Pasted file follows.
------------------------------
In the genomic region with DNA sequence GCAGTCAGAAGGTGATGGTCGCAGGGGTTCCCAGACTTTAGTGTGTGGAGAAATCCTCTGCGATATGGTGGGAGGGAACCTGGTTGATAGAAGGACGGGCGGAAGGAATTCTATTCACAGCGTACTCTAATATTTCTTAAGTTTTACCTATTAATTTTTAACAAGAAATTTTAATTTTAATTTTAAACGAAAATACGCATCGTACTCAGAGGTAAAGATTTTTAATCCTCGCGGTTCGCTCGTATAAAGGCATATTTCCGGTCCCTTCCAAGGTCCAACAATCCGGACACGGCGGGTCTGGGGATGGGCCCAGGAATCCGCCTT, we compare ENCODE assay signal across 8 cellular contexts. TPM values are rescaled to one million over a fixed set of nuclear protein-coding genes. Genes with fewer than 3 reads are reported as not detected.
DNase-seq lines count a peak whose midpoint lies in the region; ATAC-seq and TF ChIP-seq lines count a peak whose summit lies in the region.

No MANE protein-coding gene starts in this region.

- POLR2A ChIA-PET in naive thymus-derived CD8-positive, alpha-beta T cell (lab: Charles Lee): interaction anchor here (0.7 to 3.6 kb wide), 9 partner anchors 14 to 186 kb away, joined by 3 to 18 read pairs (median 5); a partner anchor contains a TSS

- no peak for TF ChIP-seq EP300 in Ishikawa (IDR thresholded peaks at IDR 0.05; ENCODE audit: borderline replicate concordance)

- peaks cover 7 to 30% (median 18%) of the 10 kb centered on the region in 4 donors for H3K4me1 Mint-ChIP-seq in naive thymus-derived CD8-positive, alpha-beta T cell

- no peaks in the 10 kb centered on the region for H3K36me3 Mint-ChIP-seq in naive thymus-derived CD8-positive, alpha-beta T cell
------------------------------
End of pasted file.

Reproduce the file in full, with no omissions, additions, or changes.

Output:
In the genomic region with DNA sequence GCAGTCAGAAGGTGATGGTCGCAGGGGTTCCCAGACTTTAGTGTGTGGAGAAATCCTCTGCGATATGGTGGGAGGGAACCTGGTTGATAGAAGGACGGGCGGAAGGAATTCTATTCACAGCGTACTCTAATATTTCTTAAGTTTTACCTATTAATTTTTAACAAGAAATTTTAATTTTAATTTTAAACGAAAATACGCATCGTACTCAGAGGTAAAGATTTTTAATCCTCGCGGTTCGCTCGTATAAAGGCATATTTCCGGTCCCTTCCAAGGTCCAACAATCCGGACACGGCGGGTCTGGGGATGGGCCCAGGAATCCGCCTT, we compare ENCODE assay signal across 8 cellular contexts. TPM values are rescaled to one million over a fixed set of nuclear protein-coding genes. Genes with fewer than 3 reads are reported as not detected.
DNase-seq lines count a peak whose midpoint lies in the region; ATAC-seq and TF ChIP-seq lines count a peak whose summit lies in the region.

No MANE protein-coding gene starts in this region.

- POLR2A ChIA-PET in naive thymus-derived CD8-positive, alpha-beta T cell (lab: Charles Lee): interaction anchor here (0.7 to 3.6 kb wide), 9 partner anchors 14 to 186 kb away, joined by 3 to 18 read pairs (median 5); a partner anchor contains a TSS

- no peak for TF ChIP-seq EP300 in Ishikawa (IDR thresholded peaks at IDR 0.05; ENCODE audit: borderline replicate concordance)

- peaks cover 7 to 30% (median 18%) of the 10 kb centered on the region in 4 donors for H3K4me1 Mint-ChIP-seq in naive thymus-derived CD8-positive, alpha-beta T cell

- no peaks in the 10 kb centered on the region for H3K36me3 Mint-ChIP-seq in naive thymus-derived CD8-positive, alpha-beta T cell